Press Release – Pharmacy Guild of New Zealand
An announcement by the Health Minister, Tony Ryall, that the Government intends to launch a nationwide pharmacy-based warfarin monitoring service is welcome news for the future of community pharmacy, says the Pharmacy Guild of New Zealand President, … 17 November 2011
Community pharmacy welcomes an increased role in warfarin monitoring
An announcement by the Health Minister, Tony Ryall, that the Government intends to launch a nationwide pharmacy-based warfarin monitoring service is welcome news for the future of community pharmacy, says the Pharmacy Guild of New Zealand President, Karen Crisp.
Ms Crisp says the announcement by Mr Ryall is an endorsement of the important role that community pharmacists play in primary healthcare.
“Community pharmacists are keen for their skills to be fully utilised in primary healthcare, to demonstrate how they can make a difference. This is a tremendous show of support by the Government for the pharmacy sector and is based on the significant results from the Pharmaceutical Society’s work on proving the benefits of having a warfarin monitoring service delivered by pharmacists.”
Mr Ryall made the announcement for the Community Pharmacist-led Anticoagulation Monitoring Services project (CPAMS) to be implemented nationally when he spoke at the New Zealand Hospital Pharmacists’ Association (NZHPA) conference at Tauranga Hospital on Friday last week.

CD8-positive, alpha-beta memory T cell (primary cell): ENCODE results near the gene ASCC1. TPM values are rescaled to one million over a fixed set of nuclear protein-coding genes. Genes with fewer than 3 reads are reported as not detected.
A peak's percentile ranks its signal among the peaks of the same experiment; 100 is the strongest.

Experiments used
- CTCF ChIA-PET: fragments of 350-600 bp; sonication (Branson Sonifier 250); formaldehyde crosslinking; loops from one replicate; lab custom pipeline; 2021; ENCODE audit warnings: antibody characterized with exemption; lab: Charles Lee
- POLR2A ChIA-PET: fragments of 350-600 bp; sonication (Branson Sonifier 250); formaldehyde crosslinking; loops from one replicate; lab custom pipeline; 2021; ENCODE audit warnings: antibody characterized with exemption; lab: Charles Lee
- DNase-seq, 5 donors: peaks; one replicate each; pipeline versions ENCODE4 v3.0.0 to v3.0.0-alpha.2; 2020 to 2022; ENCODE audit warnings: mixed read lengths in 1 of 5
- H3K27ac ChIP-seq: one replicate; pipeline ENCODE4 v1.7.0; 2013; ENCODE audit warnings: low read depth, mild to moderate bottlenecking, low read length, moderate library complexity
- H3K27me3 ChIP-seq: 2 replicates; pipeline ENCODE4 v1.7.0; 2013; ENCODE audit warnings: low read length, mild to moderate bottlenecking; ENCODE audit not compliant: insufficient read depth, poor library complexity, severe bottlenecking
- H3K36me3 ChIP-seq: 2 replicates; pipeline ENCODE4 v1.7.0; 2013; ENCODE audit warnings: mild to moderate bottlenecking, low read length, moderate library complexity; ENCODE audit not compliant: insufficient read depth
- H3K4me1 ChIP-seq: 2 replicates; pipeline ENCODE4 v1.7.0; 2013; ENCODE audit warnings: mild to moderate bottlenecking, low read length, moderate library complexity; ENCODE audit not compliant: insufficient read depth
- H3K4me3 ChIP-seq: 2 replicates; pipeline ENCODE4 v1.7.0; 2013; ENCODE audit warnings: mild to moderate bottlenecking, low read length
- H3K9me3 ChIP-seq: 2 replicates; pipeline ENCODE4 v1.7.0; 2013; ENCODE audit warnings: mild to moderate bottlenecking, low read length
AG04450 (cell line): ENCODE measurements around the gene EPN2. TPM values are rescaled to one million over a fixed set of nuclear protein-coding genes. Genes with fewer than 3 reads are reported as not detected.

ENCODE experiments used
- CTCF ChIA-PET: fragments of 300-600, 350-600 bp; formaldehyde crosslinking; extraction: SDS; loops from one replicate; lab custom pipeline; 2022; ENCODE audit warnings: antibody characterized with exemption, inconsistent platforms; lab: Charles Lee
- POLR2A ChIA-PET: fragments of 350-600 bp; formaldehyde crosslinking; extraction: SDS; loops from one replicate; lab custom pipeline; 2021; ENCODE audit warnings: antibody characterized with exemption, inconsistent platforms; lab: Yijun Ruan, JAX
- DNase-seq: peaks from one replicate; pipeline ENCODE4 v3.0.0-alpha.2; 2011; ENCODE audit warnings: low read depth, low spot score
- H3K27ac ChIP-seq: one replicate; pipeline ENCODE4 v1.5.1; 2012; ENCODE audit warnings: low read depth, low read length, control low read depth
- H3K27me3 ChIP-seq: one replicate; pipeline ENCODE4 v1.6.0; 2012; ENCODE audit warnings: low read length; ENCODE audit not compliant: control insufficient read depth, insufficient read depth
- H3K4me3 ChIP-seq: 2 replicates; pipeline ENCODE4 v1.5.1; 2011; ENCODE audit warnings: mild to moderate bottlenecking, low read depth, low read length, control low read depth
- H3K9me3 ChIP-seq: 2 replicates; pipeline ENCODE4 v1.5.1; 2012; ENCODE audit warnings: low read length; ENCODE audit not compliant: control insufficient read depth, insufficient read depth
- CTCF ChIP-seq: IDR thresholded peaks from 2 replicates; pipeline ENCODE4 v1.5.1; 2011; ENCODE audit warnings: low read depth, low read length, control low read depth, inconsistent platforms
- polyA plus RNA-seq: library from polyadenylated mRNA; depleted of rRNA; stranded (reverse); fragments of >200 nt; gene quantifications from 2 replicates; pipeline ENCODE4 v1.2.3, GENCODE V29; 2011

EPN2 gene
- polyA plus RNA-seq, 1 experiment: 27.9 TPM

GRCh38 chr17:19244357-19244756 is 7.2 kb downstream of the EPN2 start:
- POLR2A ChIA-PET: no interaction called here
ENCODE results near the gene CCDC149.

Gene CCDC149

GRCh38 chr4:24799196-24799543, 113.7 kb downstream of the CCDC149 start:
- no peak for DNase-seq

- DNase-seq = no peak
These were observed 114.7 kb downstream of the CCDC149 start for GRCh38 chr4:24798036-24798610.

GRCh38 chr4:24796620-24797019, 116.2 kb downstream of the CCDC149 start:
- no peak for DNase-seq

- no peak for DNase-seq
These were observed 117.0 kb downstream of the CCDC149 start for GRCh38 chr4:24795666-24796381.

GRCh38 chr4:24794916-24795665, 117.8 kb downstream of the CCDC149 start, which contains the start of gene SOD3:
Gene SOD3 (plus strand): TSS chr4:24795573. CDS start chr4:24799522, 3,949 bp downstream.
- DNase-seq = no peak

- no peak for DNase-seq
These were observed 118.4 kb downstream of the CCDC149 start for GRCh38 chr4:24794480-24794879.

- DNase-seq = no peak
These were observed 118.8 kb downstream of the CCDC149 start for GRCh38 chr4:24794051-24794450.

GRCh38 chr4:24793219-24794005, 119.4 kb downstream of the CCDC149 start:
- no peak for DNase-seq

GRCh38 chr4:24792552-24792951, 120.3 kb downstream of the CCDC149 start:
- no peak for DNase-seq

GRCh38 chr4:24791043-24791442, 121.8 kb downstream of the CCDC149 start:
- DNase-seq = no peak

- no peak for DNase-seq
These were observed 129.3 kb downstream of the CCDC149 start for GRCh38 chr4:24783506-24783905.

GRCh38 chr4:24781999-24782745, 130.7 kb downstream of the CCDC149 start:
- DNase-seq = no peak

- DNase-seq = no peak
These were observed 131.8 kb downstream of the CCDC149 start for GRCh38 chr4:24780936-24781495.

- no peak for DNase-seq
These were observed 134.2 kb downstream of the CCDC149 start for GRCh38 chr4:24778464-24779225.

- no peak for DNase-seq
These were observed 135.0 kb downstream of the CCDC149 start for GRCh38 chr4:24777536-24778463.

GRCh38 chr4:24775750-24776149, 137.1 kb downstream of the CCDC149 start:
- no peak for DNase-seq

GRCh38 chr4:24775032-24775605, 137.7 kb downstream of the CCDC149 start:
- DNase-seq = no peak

Ms Crisp says Guild members will welcome this news because it is further acknowledgement of the future direction of community pharmacy. It is inevitable and sensible that pharmacists will become increasingly involved in managing patient healthcare as health system resources come under increasing pressure.
In a media release last month, the Government said conducting warfarin blood testing in pharmacies would save the health system approximately $10 million a year.
The estimate is based on a pilot project involving 15 community pharmacies. An independent evaluation of the project by The University of Auckland confirmed that management of warfarin treatment by pharmacists is safe and convenient for patients with heart disease.
The evaluation report recommended that the pharmacy model of warfarin management should be rolled out to all eligible patients across the country. It concluded that if 50% of current warfarin patients were moved to the pharmacy management model, savings could amount to $111 million over five years.
The project, overseen by Health Workforce New Zealand (HWNZ) in conjunction with the New Zealand Pharmaceutical Society, involved pharmacists conducting finger prick blood tests and advising patients on the management of their medication.